In Florida, he lived in a seedy motel that was rampant with drug use and other criminal activity. Luther was in his mid to late thirties, old enough to know better but young enough to feel like he was missing out on the best parts of his life. He was fresh out of the hospital and his injuries wouldn’t allow him to operate the heavy equipment he had counted on to turn his life around. He escaped disappointment by indulging in women and crack. He’d always enjoyed the former but it was his first time using the latter. He became a day laborer, taking on farm work wherever he could, only the supervisors didn’t pay a minimum wage or even a stipend—they paid laborers in drugs and cheap alcohol.
Eventually, Luther found himself back in Atlanta. He was in a deplorable condition. He had wanted to leave the lifestyle he was living in Florida but he wasn’t ready to face his family. It took several years before Luther was back on track. He landed a string of good jobs and by 2005 he was working both a part-time job as a dishwasher and a full-time job with a construction crew.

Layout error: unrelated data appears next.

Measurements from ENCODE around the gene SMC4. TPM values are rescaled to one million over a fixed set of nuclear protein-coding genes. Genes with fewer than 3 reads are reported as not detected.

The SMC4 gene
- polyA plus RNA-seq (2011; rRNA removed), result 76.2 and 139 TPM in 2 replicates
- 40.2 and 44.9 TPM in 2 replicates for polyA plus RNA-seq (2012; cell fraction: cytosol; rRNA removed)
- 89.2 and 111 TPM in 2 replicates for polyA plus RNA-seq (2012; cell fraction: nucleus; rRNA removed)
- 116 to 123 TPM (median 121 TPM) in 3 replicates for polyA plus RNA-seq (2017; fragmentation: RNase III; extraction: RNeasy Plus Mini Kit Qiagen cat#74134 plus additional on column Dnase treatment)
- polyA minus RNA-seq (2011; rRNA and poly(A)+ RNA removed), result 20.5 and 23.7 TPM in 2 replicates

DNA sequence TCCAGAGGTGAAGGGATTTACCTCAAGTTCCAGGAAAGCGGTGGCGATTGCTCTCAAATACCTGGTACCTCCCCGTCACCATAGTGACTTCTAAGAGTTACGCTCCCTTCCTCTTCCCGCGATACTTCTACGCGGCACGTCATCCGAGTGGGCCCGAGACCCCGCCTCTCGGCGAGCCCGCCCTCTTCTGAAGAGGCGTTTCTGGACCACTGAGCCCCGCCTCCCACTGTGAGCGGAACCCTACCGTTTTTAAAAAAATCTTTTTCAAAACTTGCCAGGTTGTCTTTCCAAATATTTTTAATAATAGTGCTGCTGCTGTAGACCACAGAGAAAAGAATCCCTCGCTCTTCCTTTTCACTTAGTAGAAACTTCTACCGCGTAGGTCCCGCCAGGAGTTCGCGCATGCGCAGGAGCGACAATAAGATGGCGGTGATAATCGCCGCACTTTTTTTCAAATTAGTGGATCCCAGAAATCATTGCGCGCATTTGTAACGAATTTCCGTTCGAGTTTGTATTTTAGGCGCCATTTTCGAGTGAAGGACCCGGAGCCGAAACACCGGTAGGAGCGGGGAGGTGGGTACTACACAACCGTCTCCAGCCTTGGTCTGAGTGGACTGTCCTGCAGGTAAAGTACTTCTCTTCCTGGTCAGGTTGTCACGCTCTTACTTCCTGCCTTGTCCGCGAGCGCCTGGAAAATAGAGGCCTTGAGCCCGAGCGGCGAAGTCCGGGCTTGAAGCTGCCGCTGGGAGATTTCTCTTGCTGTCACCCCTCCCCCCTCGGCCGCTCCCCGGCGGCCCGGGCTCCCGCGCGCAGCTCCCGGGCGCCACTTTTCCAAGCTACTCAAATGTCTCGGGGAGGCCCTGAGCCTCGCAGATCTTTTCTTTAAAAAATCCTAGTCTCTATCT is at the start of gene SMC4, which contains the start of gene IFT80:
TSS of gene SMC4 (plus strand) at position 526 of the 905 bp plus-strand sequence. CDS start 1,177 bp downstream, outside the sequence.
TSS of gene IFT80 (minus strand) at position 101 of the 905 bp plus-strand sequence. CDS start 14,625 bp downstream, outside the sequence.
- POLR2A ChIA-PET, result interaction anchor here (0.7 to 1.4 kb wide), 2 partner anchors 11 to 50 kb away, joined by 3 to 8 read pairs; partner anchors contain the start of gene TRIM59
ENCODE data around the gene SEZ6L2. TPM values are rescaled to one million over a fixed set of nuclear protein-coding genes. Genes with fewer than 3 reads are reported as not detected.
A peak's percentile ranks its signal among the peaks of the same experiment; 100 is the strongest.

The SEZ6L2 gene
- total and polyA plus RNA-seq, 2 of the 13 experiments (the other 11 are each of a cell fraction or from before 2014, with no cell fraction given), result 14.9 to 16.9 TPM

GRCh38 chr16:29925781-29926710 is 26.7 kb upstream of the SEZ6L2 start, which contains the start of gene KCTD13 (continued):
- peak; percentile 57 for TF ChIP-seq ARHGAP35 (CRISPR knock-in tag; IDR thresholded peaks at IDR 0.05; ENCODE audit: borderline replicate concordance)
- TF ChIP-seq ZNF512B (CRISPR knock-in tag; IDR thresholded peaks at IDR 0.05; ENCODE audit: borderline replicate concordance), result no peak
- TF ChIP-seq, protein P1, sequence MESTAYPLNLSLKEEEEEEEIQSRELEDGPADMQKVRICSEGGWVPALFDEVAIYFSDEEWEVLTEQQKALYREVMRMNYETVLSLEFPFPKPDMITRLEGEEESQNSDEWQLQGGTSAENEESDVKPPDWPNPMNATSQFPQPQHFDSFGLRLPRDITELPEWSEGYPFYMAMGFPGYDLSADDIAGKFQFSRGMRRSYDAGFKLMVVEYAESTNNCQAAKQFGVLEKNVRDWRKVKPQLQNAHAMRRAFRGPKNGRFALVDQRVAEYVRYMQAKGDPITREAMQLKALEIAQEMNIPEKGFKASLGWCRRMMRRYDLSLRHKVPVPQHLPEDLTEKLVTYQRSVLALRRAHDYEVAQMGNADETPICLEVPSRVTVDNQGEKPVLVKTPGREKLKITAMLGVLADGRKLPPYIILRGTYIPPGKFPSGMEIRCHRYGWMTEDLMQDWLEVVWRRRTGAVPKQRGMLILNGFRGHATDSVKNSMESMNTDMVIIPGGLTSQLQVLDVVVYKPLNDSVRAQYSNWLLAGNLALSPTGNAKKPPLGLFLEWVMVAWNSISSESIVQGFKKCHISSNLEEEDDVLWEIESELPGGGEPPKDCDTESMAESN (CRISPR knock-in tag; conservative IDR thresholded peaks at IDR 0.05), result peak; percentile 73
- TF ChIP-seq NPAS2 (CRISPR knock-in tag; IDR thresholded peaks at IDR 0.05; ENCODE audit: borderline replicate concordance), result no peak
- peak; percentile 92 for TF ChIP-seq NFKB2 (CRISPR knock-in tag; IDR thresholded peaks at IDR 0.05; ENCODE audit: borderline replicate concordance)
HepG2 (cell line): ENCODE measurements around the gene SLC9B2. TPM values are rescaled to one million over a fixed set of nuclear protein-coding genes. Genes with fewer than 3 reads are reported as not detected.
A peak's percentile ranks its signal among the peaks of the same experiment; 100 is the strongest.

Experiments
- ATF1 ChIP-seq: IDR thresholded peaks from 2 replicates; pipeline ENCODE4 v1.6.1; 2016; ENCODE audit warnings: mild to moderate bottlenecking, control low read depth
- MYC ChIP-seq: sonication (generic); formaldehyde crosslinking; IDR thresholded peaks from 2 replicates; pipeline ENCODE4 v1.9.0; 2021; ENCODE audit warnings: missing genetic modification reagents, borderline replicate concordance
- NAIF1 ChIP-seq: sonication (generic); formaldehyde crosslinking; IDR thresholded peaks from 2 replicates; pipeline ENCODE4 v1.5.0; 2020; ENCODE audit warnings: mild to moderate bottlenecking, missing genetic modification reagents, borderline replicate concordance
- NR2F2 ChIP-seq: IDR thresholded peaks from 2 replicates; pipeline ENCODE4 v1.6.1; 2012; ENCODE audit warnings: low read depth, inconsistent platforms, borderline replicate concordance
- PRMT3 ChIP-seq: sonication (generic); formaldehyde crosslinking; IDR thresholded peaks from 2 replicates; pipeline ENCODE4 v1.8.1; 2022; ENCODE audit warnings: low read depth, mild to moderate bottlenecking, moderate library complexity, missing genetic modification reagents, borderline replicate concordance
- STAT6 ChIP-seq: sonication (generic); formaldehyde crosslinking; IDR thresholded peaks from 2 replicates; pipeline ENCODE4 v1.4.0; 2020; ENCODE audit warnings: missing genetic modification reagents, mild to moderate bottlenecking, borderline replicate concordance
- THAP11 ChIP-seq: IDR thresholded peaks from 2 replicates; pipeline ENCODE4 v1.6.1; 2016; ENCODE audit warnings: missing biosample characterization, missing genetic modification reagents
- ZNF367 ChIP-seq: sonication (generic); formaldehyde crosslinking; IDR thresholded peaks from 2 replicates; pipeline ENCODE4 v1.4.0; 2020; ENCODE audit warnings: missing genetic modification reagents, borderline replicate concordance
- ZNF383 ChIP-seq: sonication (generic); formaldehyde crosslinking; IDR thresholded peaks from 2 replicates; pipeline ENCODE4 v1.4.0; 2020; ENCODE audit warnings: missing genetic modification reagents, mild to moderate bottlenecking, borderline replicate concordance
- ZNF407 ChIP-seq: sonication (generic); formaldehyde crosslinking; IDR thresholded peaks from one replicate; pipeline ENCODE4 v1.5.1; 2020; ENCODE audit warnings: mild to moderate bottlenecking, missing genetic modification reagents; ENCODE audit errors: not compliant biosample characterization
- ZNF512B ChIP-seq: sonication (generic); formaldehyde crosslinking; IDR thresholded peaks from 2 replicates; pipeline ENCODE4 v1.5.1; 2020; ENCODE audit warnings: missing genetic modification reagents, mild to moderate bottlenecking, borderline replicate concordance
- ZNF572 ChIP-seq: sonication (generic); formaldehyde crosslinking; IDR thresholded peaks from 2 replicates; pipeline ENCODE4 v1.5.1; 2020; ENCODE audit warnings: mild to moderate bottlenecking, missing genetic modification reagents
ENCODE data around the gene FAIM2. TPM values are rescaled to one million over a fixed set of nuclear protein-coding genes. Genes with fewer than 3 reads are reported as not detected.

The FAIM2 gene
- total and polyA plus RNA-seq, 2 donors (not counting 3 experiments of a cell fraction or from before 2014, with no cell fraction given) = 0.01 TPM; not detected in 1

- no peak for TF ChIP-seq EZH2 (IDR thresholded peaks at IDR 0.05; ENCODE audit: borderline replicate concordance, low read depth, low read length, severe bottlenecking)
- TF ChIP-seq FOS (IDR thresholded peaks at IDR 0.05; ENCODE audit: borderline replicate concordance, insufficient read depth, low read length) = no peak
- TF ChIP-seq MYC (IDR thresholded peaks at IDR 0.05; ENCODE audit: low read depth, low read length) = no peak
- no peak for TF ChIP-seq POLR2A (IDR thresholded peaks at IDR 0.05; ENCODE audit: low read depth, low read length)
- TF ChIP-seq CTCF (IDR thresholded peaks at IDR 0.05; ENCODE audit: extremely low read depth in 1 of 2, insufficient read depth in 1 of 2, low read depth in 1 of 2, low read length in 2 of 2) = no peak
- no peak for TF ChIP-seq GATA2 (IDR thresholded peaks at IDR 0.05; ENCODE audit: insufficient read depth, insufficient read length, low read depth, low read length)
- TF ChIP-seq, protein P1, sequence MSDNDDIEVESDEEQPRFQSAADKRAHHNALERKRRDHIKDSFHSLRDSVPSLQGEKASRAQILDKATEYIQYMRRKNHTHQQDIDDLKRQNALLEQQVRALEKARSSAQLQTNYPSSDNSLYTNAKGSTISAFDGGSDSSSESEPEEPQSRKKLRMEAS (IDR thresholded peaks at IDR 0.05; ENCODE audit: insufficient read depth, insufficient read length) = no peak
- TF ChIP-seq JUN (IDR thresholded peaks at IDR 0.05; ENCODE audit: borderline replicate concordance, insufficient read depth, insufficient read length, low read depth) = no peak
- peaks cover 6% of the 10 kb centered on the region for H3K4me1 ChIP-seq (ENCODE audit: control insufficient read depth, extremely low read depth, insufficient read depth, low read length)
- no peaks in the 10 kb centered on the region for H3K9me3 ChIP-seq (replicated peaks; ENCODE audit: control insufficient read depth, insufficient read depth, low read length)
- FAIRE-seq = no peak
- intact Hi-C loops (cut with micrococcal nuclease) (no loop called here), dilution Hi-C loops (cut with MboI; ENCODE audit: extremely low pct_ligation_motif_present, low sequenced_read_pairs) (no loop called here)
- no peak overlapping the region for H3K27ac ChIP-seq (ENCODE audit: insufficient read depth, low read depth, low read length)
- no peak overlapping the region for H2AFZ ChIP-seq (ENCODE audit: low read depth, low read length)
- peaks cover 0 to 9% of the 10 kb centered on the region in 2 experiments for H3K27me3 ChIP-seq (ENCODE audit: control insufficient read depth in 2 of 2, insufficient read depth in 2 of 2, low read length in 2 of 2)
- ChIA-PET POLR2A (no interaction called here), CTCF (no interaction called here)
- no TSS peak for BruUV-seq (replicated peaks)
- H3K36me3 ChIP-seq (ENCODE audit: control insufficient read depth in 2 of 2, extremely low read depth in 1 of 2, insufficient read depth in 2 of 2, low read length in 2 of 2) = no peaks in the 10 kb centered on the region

Luther smiles again, “I really thought I was gonna make it.”
When I ask him what happened, he laughs before answering, “I’m not gonna blame it on her…”
This is the third place Luther has lived since being homeless in Atlanta. Luther rebuilt his abandoned hut just before President Obama took office. In the mornings, he heads out with a grocery cart—there are several parked nearby—to pick up cans and scrap metal that he sells to earn his keep. “It’s better than begging or robbing,” he proclaims.
The tone has turned somber so I ask him about his childhood, which immediately earns me one of his smiles that I have already come to adore. He calls Mississippi “beautiful” and his smile grows wider as he recalls his boyhood.
“My parents didn’t have much. But you know what they say, ‘we were poor, but had a lotta love’. Oh man, I loved to fish. I loved the Southern life. Even in the cotton field. I chopped cotton alongside my mama and grandmama. I got 50 cents a day. That was big money when I was eight or nine years old.” There’s a youthful boyishness to his weathered face as he reminisces.